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Pappy's: Last Show Ever!

Note: This review is from 2012

Review by Steve Bennett

With this spectacular return to form, Pappy’s have set the bar for sketch comedy this Fringe. This is a beautifully constructed pyramid of lunacy in which physical and verbal gags fly around at a dizzying pace, maintaining a constant level of laughs that occasionally explode into almost uncontrollable guffaws when a perfectly-timed line of exquisite power hits home.

They perform a script that doesn’t Have a Word out of place, with such genuine gusto and lightness of touch that the Queen Dome is soon fizzing with a shared enthusiasm. They have great chemistry and not a jot of cynicism in their bones. They might occasionally trade insults with each other, even slipping the naughtiest words past the censor, but its done with an infectious joie de vivre.

The writing is a joy. Even scenes that merely seem ‘pretty good’ when you first encounter are subsequently revealed to have a pivotal role in this multi-layered story. The premise is that Matthew Crosby, Tom Parry and Ben Clark are in their dotage, revisiting the venue where they performed their last ever show. But their memories are fading, and they can’t quite figure out what it was that pulled them apart, so they piece together the night sketch by brilliant sketch.

You may know this trio used to be a quartet, and here they have really found the perfect vehicle for their new set-up. Comedy is built on rules of three, after all, and here they reinvent the centuries-old ‘set-up, reinforce, subvert’ format to ‘set-up, subvert and subvert again’. That way you get 50 per cent more laughs.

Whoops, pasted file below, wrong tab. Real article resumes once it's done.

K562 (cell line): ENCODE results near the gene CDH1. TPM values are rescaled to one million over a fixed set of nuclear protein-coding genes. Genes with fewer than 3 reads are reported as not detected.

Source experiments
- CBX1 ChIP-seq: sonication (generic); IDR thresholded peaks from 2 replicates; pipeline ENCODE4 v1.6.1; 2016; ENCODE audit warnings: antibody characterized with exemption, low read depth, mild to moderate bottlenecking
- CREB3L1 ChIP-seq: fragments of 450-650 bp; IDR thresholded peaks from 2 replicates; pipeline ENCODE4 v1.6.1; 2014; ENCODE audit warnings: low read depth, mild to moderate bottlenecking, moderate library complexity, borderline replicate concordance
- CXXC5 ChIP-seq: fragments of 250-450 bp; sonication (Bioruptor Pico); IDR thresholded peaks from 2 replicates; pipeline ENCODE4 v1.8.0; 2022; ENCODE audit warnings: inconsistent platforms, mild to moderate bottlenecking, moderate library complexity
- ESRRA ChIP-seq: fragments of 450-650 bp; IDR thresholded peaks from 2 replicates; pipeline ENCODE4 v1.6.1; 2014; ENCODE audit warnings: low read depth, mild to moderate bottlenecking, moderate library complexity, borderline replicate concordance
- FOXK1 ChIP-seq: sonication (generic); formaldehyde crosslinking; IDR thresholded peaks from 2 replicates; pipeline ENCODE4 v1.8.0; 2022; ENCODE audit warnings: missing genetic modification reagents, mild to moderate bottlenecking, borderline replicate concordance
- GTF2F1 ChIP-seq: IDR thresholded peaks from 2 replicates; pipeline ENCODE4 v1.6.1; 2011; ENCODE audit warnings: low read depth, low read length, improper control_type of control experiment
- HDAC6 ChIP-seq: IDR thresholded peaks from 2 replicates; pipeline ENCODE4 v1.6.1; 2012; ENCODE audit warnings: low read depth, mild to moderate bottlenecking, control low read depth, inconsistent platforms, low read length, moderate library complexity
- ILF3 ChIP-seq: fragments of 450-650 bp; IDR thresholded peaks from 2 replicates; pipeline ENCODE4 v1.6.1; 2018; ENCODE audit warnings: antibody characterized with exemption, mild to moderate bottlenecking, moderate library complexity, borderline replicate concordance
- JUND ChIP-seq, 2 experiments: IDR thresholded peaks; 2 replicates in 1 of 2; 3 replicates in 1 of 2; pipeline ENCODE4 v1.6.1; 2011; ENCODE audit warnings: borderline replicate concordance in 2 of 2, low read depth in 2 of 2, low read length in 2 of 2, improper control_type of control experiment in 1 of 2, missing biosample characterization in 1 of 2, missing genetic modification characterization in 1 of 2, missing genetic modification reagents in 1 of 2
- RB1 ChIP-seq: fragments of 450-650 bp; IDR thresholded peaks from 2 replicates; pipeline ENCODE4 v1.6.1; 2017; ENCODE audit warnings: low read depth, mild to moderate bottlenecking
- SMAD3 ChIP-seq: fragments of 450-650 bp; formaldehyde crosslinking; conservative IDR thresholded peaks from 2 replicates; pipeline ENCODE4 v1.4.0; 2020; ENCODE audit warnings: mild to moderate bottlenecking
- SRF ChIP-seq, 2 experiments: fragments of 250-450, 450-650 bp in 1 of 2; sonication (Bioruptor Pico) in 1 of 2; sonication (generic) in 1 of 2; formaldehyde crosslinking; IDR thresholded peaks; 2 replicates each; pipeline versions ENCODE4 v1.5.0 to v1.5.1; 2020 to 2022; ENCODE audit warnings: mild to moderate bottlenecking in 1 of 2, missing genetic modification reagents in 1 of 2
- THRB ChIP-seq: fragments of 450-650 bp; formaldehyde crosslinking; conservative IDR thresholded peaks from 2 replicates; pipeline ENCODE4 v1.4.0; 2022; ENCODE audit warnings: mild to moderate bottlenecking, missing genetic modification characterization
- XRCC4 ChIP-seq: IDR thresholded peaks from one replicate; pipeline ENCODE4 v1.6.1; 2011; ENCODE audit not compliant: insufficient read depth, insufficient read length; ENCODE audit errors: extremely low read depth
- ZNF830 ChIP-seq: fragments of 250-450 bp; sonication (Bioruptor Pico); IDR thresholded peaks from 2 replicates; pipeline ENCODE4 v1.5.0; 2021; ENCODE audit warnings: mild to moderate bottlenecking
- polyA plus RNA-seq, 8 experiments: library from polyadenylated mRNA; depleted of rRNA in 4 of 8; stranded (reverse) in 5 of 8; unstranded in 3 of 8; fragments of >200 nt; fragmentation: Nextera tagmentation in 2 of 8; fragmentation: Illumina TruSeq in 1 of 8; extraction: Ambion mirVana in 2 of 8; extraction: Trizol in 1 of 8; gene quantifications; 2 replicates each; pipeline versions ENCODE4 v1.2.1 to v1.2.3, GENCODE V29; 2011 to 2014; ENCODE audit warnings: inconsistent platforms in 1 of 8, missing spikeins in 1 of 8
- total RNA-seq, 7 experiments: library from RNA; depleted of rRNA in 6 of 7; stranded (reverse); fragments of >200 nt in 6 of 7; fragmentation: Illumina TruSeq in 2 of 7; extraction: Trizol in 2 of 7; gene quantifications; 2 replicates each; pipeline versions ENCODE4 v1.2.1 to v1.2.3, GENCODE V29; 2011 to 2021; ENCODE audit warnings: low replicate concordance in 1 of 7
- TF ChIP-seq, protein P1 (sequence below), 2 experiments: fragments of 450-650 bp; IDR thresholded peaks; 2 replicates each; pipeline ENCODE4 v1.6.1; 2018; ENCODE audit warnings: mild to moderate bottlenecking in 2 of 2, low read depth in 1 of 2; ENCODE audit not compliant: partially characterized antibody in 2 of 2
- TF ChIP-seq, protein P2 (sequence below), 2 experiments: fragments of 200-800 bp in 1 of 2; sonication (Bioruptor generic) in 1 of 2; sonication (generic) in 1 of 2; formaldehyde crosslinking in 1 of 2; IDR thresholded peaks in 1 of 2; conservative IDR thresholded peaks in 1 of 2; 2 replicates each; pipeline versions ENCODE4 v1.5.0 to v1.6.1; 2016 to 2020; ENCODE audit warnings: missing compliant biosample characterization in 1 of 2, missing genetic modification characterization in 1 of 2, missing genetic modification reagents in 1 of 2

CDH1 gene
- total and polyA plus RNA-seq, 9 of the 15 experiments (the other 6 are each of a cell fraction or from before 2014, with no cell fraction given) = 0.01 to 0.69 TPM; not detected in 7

The narrative builds up pace to match the performance as we are introduced to recurring ideas, such as the real relationship between the friends of Dorothy  in the Wizard Of Oz, a Britain’s Got Factor style talent show that gets stuck in a paradoxical loop, and a serios of transmogrifying holy men, in what provides the most deliciously politically incorrect moment of the festival, which could nonetheless  only offend the most preposterously touchy.

You see there’s something incredibly endearing about this lovable trio that makes everything all right. Normally the appearance of a dildo on stage is the last act of the desperate, here it’s an integral part of the fun. And how they can maintain their – and the audience’s – levels of energy for the full hour is a mystery, since it’s a secret that eludes even some of the best comics.

Callbacks abound, subtly showing the Knockabout silliness is underpinned by incredibly sharp minds, appeasing both the head and the heart. If this doesn’t put a broad grin on your face, you might be malfunctioning in one or the other.

Review date: 18 Aug 2012
Reviewed by: Steve Bennett
Reviewed at: Pleasance Dome

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